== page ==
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More states want GST compensation cess extended

Kerala finance minister pitched for extending it beyond June next year as the state was already grappling with a significant revenue shortfall
Representational image.
Representational image.

R. Suryamurthy   |   New Delhi   |   Published 19.09.21, 01:13 AM

The clamour for compensation to states beyond June 2022 grew louder on Saturday with Kerala finance minister K.N. Balagopal saying the financial situation of the state would be deeply impacted if the assistance is not extended.

Balagopal pitched for extending the GST compensation beyond June next year as his state was already grappling with a significant revenue shortfall.


He joins Bengal, Chhattisgarh, Punjab, Rajasthan and Delhi in demanding the extension of the compensation.

Analysts said the revenue guarantee has held the GST regime together and if that is snapped the indirect tax regime itself could come under cloud.

Balagopal, who attended the GST Council meeting yesterday in Lucknow, said even BJP ruled states had voiced the need to extend the compensation beyond June 2022

Kerala will be receiving GST (Goods and Services Tax) compensation of over Rs 13,000 crore and another one-time grant of over Rs 19,000 crore in the current fiscal ending March 2022, he noted.

In case the GST compensation ends next year, the state will face further revenue shortfall.

Chhattisgarh Congress leader T.S. Singh Deo said: “The states did not surrender their right to tax to the Centre to be short-changed. The federal system has to function equitably and not at the cost of one another. We would all press for the GST Council to pass a resolution for the extension of the compensation as the revenue buoyancy has not been to the expected promised level.”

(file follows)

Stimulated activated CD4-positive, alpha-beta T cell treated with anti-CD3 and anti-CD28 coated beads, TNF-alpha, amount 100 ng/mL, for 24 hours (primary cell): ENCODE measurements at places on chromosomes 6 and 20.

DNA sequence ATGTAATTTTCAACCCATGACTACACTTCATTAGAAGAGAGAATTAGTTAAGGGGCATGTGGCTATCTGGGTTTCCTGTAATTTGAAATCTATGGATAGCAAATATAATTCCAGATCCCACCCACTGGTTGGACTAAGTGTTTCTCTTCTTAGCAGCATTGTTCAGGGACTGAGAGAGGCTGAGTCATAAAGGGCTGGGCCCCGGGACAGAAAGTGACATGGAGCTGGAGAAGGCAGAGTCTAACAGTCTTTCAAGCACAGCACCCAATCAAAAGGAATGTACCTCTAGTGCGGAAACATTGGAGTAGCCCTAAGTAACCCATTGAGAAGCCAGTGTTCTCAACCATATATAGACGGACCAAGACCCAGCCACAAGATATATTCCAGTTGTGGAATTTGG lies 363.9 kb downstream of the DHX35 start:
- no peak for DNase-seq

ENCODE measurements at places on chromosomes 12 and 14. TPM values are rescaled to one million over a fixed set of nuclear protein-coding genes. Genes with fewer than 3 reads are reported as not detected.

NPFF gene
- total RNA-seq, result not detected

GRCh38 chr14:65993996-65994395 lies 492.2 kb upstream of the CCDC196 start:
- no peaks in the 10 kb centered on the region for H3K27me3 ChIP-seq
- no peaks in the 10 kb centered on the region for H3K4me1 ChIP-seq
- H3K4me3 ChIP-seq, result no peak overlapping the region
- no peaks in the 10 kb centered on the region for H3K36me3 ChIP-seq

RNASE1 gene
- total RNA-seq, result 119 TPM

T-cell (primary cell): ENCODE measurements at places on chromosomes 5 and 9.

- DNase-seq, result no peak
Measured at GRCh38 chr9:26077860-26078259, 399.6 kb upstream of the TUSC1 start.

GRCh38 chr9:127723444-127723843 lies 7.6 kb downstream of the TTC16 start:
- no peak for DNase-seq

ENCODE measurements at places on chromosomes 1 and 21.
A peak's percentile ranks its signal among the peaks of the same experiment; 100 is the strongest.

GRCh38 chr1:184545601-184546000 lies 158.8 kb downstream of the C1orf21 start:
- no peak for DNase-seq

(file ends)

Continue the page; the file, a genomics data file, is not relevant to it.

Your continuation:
Deo suggested that the “compensation should be extended for a period of another five years. If there is resilience in revenue collection, the Centre may not have to compensate the state. But, till that time, the states must have an assurance of compensation to fall back on.”

He said: “If GST is not working, then you have a common rate of taxes in the country and you disband the GST council and the idea of cess for protected income or also allow the states to impose cess on sin goods.”

States’ losses have been widening because collections have fallen short of the original projections that were built around the promise that states would receive an annual revenue increase of 14 per cent with the base year set at 2015-16.

Rajat Bose, partner at Shardul Amarchand Mangaldas & Co, said: “What the finance minister has said is the stated position of the existing law. However, there is no clarity on the cess collection too. What if the cess collection is buoyant, can the principal and interest of the borrowed sum  be paid back early. If so, will the cess not be till March 2026. Or will the sum be held back till that time. Can they do so?”

Data showed that the cess collection in FY2018 was Rs 62,022 crore, FY2019 was Rs 97,639 crore, FY2020 was Rs 98,749 crore and in FY2021 it was Rs 87,215 crore. In the current fiscal, up to August, cess collection has been Rs 42,096 crore.

For the current fiscal, the government has budgeted Rs 1 lakh crore cess collection.

In 2020-21, the Centre had borrowed Rs 1.1 lakh crore on behalf of States to bridge the shortfall in the GST Compensation Cess collections that arose due to the COVID-19 pandemic, but some arrears are still pending, Sitharaman said.

Similar borrowings have also been made this year of about Rs 75,000 crore, with another Rs 83,000 crore more estimated over the remaining part of the year. In 2020, the Council decided that the Compensation Cess levy will be extended to repay the principal amount as well as the interest payable on these borrowings.

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